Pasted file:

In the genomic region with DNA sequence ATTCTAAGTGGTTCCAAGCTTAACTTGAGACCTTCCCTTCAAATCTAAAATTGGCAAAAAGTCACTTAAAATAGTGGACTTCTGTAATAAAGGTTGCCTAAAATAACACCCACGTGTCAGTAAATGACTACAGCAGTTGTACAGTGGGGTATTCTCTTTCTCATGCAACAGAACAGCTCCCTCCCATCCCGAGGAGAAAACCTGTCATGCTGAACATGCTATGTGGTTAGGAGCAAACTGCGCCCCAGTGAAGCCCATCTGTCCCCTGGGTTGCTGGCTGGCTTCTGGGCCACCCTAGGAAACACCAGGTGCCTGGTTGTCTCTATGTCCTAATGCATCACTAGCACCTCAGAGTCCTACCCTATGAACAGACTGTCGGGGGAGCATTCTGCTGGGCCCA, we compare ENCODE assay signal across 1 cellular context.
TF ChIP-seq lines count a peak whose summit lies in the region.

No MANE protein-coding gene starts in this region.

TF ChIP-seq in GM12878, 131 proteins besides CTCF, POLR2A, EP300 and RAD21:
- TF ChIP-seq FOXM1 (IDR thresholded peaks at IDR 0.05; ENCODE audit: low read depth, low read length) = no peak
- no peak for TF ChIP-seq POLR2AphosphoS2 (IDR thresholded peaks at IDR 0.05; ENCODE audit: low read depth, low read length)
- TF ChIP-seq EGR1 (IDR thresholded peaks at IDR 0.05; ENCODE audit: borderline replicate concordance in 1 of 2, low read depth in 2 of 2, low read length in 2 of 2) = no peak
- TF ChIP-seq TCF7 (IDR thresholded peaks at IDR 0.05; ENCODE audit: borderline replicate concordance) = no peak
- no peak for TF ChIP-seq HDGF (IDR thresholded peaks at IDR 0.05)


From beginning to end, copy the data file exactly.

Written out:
In the genomic region with DNA sequence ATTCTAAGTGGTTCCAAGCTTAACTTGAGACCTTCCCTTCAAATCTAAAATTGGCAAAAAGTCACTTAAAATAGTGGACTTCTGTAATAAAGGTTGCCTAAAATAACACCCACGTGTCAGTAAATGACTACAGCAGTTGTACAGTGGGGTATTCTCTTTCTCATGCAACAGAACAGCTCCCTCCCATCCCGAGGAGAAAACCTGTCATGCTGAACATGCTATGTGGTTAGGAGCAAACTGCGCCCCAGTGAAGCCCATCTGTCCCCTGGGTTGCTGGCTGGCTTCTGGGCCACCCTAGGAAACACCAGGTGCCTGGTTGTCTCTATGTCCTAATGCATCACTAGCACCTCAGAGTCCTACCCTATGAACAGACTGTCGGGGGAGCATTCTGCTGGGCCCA, we compare ENCODE assay signal across 1 cellular context.
TF ChIP-seq lines count a peak whose summit lies in the region.

No MANE protein-coding gene starts in this region.

TF ChIP-seq in GM12878, 131 proteins besides CTCF, POLR2A, EP300 and RAD21:
- TF ChIP-seq FOXM1 (IDR thresholded peaks at IDR 0.05; ENCODE audit: low read depth, low read length) = no peak
- no peak for TF ChIP-seq POLR2AphosphoS2 (IDR thresholded peaks at IDR 0.05; ENCODE audit: low read depth, low read length)
- TF ChIP-seq EGR1 (IDR thresholded peaks at IDR 0.05; ENCODE audit: borderline replicate concordance in 1 of 2, low read depth in 2 of 2, low read length in 2 of 2) = no peak
- TF ChIP-seq TCF7 (IDR thresholded peaks at IDR 0.05; ENCODE audit: borderline replicate concordance) = no peak
- no peak for TF ChIP-seq HDGF (IDR thresholded peaks at IDR 0.05)